The Effect Auditory and Contextual Emotional Cues on the Ability to Recognise Facial Expressions of Emotion in Healthy Adult Aging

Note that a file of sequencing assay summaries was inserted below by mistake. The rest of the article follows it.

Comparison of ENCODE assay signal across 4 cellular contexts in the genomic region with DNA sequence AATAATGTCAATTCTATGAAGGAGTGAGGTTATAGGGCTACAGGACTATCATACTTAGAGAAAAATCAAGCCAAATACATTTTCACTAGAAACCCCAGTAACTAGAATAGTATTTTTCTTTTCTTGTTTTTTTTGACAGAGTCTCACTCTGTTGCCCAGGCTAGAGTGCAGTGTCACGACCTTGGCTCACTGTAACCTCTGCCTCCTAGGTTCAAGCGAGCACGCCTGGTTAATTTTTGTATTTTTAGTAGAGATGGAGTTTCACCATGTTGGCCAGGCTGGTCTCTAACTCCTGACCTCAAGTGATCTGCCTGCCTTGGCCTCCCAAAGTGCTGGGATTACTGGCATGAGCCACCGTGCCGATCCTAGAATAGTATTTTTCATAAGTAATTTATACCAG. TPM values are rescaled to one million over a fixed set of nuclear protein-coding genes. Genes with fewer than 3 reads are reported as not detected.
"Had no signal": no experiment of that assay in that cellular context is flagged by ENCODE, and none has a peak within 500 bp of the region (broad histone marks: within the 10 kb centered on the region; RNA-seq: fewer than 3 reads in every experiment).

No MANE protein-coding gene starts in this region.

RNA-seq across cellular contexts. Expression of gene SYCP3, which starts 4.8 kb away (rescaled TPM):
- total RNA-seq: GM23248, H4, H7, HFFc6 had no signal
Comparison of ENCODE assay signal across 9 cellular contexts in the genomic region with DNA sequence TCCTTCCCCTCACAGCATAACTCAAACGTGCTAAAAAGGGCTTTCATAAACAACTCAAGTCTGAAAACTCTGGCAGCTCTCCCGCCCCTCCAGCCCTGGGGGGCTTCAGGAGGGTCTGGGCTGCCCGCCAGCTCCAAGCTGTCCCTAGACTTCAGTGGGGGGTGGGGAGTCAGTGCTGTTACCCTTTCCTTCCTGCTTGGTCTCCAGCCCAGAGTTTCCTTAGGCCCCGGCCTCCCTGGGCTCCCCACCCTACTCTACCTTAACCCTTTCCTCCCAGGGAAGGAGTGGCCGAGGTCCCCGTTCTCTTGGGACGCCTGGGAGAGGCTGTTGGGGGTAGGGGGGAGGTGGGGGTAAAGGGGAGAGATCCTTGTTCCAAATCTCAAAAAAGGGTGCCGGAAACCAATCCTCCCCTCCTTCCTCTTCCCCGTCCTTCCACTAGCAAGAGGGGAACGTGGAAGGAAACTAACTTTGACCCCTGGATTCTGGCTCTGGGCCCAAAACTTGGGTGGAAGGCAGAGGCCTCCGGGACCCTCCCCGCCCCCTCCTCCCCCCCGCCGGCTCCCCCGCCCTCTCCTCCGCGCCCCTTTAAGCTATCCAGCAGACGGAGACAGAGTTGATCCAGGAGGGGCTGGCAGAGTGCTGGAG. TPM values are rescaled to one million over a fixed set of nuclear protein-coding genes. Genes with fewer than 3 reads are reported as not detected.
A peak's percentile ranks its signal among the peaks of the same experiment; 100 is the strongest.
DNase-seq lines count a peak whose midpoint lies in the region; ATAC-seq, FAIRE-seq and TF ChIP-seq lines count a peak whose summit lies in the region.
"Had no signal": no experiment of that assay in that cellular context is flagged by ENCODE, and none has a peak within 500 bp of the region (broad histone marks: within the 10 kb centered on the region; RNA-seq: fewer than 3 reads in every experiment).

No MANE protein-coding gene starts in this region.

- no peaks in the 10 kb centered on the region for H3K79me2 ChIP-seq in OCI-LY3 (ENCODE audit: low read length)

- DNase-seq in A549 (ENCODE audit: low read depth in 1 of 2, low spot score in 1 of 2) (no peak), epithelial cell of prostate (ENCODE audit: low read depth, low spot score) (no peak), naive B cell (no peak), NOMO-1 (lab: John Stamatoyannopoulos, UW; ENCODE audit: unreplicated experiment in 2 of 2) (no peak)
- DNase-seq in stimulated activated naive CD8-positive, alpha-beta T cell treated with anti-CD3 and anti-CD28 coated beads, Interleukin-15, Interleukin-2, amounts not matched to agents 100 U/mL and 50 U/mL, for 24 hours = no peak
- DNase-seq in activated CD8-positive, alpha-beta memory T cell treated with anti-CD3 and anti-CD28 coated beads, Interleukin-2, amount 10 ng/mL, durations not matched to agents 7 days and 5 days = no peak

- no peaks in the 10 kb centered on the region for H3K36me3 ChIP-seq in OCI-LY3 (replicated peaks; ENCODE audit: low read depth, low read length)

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The majority of previous research into the relationship between emotion recognition and healthy adult aging finds an age-related decline in facial emotion recognition accuracy in individuals over 60. However, this apparent age-related decline in emotion recognition accuracy is at odds with research in other areas. One possible explanation for this inconsistency is that experimental tasks of the majority of studies into emotion recognition and healthy adult aging lack ecological validity and thus their findings are not applicable to real life. The current study, like only a few before, aims to explore the relationship between facial emotion recognition and healthy adult aging with the use of more ecologically valid tasks. Emotion recognition accuracy was assessed in 21 younger (19 – 25 years) and 19 older adults (60 – 87 years) on 3 tasks of lower ecologically validity involving the recognition of a uni-modal emotional stimulus (e.g. faces only, voices only, or context only), and 3 tasks of higher ecologically validity involving facial emotion recognition while multiple congruent stimuli were presented (e.g. faces x voices, faces x context, & faces x voices x context). The study found that older participants were worse at recognising emotion in 2 out of 3 lower ecologically valid tasks (e.g. faces and voices only). In contrast, no age differences were found in the 3 higher ecologically valid tasks and accuracy in both age groups increased. Facial emotion recognition accuracy was highest on the faces x voices x context task with no significant difference between the faces x voices and faces x context tasks. The findings are discussed in relation to previous research into emotion recognition and healthy adult aging, other psychological areas, and the real world implications of the current findings.